Dr. Julie Blumreiter, CTO and Co-Founder of ClearFlame Engine Technologies, says a few modifications are made to the base diesel engine architecture which adjust the thermal management to create a high-temperature environment. This allows the clean burning fuels being utilized to ignite as if they were diesel fuel in the same mixing controlled manner. “Preserving that same combustion style and process is what allows us to keep the torque and power that the industry has come to rely on from their diesel engines,” she says.
Adjustments are also made to the air fuel ratio which enables the use of a simplified aftertreatment. “We can use three-way catalysis to handle the NOx emissions instead of the SCR systems that are used today,” says Blumreiter. “That allows not only drastically lower emissions but also lower costs to meet next-generation emissions standards.”
ClearFlame will work with both engine manufacturers and OEMs to integrate the technology. Johnson says the hardware changes needed are fairly simple, making it easy to integrate. He says the level of change required to adapt a diesel engine platform to a ClearFlame-enabled engine is similar to those done today for propane or natural gas engines. “You’re keeping 80-90% of the engine parts the same, the engine block doesn’t change,” he says. Using liquid fuels simplifies the changes that are needed to adapt the overall vehicle, as well.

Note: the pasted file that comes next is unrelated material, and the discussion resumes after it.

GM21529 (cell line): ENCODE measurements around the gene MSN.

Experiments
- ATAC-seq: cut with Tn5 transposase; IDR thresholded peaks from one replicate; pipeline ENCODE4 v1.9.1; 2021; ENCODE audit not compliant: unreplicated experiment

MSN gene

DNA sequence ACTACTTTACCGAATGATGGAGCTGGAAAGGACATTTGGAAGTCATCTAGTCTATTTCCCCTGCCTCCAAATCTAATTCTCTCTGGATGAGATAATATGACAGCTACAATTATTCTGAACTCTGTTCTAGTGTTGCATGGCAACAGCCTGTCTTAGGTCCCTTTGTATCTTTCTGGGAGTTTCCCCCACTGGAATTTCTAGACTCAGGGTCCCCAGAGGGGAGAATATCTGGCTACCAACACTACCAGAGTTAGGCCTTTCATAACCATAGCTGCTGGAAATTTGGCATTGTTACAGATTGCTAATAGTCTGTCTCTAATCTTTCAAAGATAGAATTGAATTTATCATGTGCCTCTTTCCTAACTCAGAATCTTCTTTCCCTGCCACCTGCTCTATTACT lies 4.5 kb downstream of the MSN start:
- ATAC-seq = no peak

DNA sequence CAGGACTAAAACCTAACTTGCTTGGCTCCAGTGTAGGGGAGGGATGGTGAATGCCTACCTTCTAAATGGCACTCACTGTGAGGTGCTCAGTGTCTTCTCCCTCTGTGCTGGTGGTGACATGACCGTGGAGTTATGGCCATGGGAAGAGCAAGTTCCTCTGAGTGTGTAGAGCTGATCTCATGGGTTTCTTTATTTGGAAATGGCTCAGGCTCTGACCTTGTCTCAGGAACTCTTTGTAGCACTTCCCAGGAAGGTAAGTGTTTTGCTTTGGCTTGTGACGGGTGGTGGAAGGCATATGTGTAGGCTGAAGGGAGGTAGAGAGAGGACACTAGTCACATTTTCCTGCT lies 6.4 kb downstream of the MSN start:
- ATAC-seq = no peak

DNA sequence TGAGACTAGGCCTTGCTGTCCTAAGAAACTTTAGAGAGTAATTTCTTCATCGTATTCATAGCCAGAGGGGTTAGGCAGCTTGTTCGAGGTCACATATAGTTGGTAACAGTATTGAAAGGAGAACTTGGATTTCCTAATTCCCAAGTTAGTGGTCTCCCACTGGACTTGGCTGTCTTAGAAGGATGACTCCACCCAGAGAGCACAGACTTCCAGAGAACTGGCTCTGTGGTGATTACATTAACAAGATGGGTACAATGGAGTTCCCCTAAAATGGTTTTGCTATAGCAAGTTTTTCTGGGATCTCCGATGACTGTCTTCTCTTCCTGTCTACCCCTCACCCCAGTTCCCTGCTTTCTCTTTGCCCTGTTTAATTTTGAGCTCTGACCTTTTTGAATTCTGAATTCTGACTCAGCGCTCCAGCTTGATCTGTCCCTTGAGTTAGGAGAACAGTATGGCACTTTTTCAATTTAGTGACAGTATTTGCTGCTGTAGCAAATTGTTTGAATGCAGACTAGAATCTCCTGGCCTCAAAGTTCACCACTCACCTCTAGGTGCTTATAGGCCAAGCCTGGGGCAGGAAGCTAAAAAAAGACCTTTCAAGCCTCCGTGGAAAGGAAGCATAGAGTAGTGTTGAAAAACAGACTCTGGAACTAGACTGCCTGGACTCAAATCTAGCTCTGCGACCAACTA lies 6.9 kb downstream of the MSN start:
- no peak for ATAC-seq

The company recently received a Phase II grant from the DOE’s Small Business Innovation Research (SBIR) program which will help support further research and development efforts. Johnson says ClearFlame is currently demonstrating the technology on a Cummins X15 engine and the DOE grant will help advance that demonstration work and move the technology more toward a final product.
Diesel still has its place
Although the amount of fuel options is increasing, “diesel still has a long life ahead,” says Lefebvre.
“Even with the growing electrification market, diesel (and diesel engines) will still have a significant role to play,” he continues. “The demands of the off-highway market will continue to remain the same—which requires the energy density that comes from diesel and is not currently available from most alternative fuels.”
He says the role of diesel use will likely evolve once smaller applications can meet the same performance requirements with alternative systems. “However, diesel will likely continue to be the main energy source in heavy-duty applications.”